1. an ornamental tuft or plume (as of feathers) especially on a helmet


  1. The confidence, elegance, and style of the current, Joseph Haj adaptation and production, of Cyrano de Bergerac at The Guthrie Theater

American theatre critic John Simons once said, “Cyrano de Bergerac is not a great play, merely a perfect one.” This might be the most adept way to articulate my convoluted relationship with this piece of literature. I’ve seen an assortment of movies, read and performed the script in multiple adaptations, wept when Antony Sher ended his run at the Swan Theatre in Stratford-on-Avon, worked front of house for the latest revival on Broadway where Kevin Kline swashbuckled into the title role, and NOW...the unerring Jay O. Sanders, dutifley picks up the foil, in the Guthrie’s latest production on the McGuire Proscenium Stage. I hesitated (albeit it briefly), about seeing/reviewing the show, not wanting to ruin my long time love affair with this love story but, ultimately, I made the right decision. If you want to skip the details, it was awesome!

“Mention not that fatal cartilage!”

Director, Joseph Haj, also has a wonderfully long and complicated relationship with this play. In fact, this is his very own adaptation from a directing gig he had with PlayMakers Repertory Company over 13 years ago. From his Director’s Notes in the program, he speculates the intentions of playwright, Edmond Rostand, suggesting that “(he) chose to write a heart-forward, transcendent story for a cynical age.” I couldn’t agree more. Cyrano’s nose is the metaphor for all the personal flaws we see that hold us back from being our greatest version of ourselves! It undermines our confidence, and shapes our self worth. Meanwhile, the play, Haj says, “interrogates the idea of how we treat people we find highly attractive and project qualities on to them that they may, or may not, posses.” In the midst of the trend of models and social media influencers, it’s tricky to see beyond that facade to what is real, and where that “real beauty resides.”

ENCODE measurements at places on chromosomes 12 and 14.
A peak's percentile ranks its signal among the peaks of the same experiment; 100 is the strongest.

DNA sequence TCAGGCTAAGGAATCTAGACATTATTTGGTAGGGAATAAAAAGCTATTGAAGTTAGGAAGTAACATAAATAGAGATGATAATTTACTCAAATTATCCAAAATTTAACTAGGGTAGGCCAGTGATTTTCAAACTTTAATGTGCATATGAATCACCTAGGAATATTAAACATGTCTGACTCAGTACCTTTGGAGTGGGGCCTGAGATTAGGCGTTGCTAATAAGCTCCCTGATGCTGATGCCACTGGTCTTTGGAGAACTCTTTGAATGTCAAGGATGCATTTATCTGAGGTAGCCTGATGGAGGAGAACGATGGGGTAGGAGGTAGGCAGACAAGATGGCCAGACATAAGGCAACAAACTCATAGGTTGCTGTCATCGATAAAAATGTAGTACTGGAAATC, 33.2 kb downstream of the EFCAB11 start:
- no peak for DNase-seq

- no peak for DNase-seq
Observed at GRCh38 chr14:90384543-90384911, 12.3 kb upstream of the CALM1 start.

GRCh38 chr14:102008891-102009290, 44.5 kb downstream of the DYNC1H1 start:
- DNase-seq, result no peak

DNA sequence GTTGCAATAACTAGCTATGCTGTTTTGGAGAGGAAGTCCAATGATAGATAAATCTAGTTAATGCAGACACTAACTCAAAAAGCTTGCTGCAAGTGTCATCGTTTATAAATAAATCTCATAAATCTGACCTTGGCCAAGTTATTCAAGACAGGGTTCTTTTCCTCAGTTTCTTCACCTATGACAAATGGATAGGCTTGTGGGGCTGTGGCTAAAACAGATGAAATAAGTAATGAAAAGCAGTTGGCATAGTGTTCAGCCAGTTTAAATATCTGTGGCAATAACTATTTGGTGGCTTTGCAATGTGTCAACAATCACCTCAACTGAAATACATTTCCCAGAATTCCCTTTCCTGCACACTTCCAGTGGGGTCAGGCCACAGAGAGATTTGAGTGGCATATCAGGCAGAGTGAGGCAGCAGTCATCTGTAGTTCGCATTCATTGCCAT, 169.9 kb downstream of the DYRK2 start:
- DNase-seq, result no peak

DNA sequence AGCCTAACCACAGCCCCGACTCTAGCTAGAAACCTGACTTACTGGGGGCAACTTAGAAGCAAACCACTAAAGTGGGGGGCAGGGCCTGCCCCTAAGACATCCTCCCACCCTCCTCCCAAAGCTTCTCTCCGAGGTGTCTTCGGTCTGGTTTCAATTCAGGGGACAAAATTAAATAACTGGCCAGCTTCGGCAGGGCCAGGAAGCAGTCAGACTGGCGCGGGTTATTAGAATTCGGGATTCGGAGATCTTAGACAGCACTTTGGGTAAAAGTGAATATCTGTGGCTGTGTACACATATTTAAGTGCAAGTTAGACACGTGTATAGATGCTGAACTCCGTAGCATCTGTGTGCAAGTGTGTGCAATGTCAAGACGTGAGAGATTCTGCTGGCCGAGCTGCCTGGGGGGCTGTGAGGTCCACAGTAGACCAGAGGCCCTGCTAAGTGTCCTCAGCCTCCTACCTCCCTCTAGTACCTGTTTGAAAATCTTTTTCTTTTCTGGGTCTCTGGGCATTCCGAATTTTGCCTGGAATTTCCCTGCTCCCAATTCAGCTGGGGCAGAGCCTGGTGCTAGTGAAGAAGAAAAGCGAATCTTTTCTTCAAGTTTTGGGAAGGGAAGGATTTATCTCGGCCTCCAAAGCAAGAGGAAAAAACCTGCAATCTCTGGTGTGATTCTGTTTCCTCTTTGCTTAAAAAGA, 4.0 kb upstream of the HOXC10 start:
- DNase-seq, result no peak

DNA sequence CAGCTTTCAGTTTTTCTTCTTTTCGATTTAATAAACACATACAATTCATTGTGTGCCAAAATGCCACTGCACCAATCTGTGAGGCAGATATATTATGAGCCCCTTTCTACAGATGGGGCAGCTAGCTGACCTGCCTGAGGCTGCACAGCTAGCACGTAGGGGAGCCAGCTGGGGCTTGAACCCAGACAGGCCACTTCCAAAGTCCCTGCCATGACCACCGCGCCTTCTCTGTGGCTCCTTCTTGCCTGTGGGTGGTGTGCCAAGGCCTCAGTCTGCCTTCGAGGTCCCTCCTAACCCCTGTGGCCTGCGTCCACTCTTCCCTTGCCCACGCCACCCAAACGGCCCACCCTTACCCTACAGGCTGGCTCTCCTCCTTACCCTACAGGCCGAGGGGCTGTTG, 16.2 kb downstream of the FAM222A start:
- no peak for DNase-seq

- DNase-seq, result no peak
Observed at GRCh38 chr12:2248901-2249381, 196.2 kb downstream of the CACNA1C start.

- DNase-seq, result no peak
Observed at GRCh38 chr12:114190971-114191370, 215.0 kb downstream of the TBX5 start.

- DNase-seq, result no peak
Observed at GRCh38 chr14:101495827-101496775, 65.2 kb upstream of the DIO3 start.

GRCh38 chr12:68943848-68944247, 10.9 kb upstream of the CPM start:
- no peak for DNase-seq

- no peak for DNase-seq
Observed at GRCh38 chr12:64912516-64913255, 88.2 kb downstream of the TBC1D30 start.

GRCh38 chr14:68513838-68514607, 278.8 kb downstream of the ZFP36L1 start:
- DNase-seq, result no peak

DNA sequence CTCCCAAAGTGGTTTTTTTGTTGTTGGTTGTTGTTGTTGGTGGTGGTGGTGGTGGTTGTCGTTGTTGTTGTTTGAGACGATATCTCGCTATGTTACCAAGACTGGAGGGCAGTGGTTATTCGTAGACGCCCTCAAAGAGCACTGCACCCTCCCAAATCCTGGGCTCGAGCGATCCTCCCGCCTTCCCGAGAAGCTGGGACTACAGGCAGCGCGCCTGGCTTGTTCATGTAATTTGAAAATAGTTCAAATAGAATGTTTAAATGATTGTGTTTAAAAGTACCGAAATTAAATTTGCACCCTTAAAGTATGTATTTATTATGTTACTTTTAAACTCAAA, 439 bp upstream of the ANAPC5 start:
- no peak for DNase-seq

Another theme running rampant through this play, that still rings true today, is the pressure to conform. Cyrano is a poet, a fighter, a lover, and loyal friend, and all on his own terms. Written during a civil unrest in French history, there was necessity and compulsion to have a patron (as an artist) and a battalion (as a fighter). This wasn’t just to satisfy social constructs but for actual survival.  These things provided money, food, shelter, as well as a fundamental identity and belonging, during a time that was very unstable. Sounds familiar, no? And, (spoiler alert), even as he lays dying at the end of the play, Cyrano proclaims proudly that he lived his own life and never gave up his “panache” or plume, that aforementioned symbol of independence and personal freedom.

Lastly, but perhaps most importantly, (Dramaturg, Carla Steen, writes in her article Seeing With a French Heart), this play is about the French spirit. It is full of “love, appreciation of language, epic romance, chic glamour, wit, theatricality and, of course, pastries.” This production takes on and successfully tackles all of the above themes with equal fun and foppery, reverence and respect. You will laugh out loud one moment, and hold your breath the next. Be prepared to run the emotional gamut with abandon and without regret.